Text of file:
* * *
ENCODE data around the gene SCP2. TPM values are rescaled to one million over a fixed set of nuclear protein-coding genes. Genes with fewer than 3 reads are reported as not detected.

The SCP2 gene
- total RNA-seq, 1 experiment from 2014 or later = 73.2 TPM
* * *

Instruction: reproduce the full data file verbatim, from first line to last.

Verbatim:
ENCODE data around the gene SCP2. TPM values are rescaled to one million over a fixed set of nuclear protein-coding genes. Genes with fewer than 3 reads are reported as not detected.

The SCP2 gene
- total RNA-seq, 1 experiment from 2014 or later = 73.2 TPM